The Uyghur Forced Labor Prevention Act (S. 3471) is designed to prohibit imports from the Xinjiang Uyghur Autonomous Region (XUAR) in northwest China to the United States, based on reports that China is not only forcing detainees in its vast network of internment camps to produce goods, but moving detainees out of the camps and into factories where they are forced to work under dire conditions for little to no wages.
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Global supply chains are “increasingly at risk of being tainted with goods and products made with forced labor from the XUAR,” the Congressional-Executive Commission on China (CECC) reported, warning that “the risk for complicity in forced labor is high for any company importing goods directly from the XUAR or those partnering with a Chinese company operating in the region.” The CECC report listed major multinational firms suspected of “directly employing forced labor or sourcing from suppliers that are suspected of using forced labor,” including Adidas, Nike, Costco, Calvin Klein, Esprit, H&M, Patagonia, Tommy Hilfiger, Coca-Cola, and the Campbell Soup Company. A similar report by the Australian Strategic Policy Institute said that more than 80,000 Uyghur detainees in the XUAR have been transferred to factories throughout China, where they are forced to produce goods for at least 83 global retailers, including Apple, BMW, The Gap, Samsung, Sony, Lenovo, Dell, HP, LG, and Volkswagen, among many others.
What’s troubling about the Uyghur forced labor situation is that many household names are potentially complicit in fueling the Uyghur labor machine, whether they know it or not. By blocking goods produced in Xinjiang from entering the U.S., the bill protects American consumers from unwittingly benefitting the perpetrators of potential genocide. It also protects U.S. corporations from fueling this monstrous machinery.
The legislation makes the critical finding that ordinary due diligence to ensure clean supply chains is unreliable in the Uyghur region because forced labor has been so seamlessly integrated into the regional economy and surveillance, coercion, and intimidation of workers are so systemic. Since the cleanness of the goods is exceedingly difficult to establish, the legislation assumes everything from the region is tainted by forced labor and blocks it from entering our shores, unless U.S. Customs and Border Protection can demonstrate they are clean with “clear and convincing evidence.”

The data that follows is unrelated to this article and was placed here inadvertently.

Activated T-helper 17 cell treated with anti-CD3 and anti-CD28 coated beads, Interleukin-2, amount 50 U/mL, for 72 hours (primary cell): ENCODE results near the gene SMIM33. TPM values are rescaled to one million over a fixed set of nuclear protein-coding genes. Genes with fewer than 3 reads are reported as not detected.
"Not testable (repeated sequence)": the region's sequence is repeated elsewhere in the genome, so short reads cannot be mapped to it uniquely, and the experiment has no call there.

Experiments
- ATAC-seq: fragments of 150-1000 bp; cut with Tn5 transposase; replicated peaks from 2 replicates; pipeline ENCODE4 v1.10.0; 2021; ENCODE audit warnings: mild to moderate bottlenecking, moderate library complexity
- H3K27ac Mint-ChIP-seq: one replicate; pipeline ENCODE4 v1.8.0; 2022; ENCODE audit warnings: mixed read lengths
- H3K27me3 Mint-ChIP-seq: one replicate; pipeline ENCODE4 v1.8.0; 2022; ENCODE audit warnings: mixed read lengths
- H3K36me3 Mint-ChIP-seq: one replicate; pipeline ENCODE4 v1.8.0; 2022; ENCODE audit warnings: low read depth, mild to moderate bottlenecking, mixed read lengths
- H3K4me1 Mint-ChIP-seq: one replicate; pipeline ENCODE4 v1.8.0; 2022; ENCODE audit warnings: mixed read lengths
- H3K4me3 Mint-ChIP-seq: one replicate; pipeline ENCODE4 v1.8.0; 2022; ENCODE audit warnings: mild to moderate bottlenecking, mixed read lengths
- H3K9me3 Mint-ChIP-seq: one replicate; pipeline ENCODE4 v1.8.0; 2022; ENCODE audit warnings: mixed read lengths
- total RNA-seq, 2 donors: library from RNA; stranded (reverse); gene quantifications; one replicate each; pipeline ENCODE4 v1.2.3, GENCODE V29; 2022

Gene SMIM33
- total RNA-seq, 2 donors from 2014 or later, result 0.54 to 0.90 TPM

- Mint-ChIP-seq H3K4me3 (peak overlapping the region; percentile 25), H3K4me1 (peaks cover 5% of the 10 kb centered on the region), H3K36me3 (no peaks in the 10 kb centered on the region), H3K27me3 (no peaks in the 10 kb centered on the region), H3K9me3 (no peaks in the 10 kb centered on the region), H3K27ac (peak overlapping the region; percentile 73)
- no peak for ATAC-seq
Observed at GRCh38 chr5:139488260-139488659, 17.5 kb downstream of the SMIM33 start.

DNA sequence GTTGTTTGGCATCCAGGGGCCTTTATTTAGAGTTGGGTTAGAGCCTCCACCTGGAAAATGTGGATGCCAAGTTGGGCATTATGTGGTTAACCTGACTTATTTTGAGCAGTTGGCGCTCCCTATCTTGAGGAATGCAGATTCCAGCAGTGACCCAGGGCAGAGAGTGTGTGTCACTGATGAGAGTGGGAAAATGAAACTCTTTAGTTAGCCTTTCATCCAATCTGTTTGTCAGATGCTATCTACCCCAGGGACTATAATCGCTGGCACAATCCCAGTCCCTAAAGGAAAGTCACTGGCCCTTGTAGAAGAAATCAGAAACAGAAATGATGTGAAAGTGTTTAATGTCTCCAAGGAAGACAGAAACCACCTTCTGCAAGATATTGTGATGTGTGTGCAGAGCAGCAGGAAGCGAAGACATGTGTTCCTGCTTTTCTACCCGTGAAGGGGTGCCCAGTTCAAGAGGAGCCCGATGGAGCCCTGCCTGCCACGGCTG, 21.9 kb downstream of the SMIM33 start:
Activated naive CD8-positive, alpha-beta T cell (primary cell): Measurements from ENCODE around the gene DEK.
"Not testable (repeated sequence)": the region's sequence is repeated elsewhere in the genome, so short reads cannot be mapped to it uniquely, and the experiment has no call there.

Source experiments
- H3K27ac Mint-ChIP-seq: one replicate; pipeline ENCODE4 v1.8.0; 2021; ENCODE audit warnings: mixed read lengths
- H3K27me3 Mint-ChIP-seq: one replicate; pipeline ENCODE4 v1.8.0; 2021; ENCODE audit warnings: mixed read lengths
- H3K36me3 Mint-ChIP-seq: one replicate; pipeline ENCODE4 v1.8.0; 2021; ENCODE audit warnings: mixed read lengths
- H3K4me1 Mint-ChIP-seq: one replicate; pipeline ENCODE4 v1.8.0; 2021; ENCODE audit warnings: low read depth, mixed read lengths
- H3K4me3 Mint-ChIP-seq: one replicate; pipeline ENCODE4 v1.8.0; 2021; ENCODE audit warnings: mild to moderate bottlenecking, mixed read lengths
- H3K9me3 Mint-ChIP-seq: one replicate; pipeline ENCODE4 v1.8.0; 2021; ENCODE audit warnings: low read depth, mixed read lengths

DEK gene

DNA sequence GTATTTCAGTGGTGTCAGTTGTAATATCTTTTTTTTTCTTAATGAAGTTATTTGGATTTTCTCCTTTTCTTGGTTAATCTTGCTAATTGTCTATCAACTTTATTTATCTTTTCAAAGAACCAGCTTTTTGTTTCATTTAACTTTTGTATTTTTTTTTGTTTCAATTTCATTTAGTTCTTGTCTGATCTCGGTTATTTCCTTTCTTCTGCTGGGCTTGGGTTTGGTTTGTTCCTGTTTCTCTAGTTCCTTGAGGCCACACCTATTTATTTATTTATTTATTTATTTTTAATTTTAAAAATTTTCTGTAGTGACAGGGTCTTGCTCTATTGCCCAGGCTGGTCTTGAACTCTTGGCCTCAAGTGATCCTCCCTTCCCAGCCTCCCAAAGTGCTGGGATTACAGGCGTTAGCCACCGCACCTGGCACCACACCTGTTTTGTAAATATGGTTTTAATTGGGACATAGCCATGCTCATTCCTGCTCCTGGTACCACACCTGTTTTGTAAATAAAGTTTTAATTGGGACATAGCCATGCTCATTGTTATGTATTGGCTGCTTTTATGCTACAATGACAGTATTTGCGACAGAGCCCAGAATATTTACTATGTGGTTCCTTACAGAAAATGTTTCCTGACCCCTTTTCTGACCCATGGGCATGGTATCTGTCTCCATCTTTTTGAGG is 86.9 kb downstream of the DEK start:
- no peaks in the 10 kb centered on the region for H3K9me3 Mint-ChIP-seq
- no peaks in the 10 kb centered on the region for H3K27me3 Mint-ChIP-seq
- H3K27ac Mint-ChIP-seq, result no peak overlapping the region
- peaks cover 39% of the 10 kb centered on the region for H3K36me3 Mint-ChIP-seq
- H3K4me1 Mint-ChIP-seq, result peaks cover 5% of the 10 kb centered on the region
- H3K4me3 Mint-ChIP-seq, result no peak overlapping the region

The legislation would also require the U.S. government to impose Global Magnitsky sanctions on foreign persons who knowingly engage in Uyghur forced labor or attempt to violate U.S. law on importation of forced labor goods. Finally, it calls for the State Department to make a determination of whether crimes against humanity and genocide are underway in Xinjiang.
A bipartisan, bicameral group of lawmakers introduced the bill. U.S. Senator Marco Rubio (R-FL) was joined by Senators Jeff Merkley (D-OR), Marsha Blackburn (R-TN), Tom Cotton (R-AR), Steve Daines (R-MT), Mitt Romney (R-UT), Chris Van Hollen (D-MD), Todd Young (R-IN), Dick Durbin (D-IL), and Ted Cruz (R-TX) in introducing the legislation in the Senate. U.S. Representatives James P. McGovern (D-MA), Chris Smith (R-NJ), Thomas Suozzi (D-NY), Tom Malinowski (D-NJ), Vicky Hartzler (R-MO), Mark Meadows (R-NC), Ted Yoho (R-FL), Jamie Raskin (R-MD), Rashida Tlaib (D-MI), Jennifer Wexton (D-VA), Mike Gallagher (R-WI), and Joe Wilson (R-SC) introduced companion legislation in the House, which passed with near-unanimity on September 22, 2020.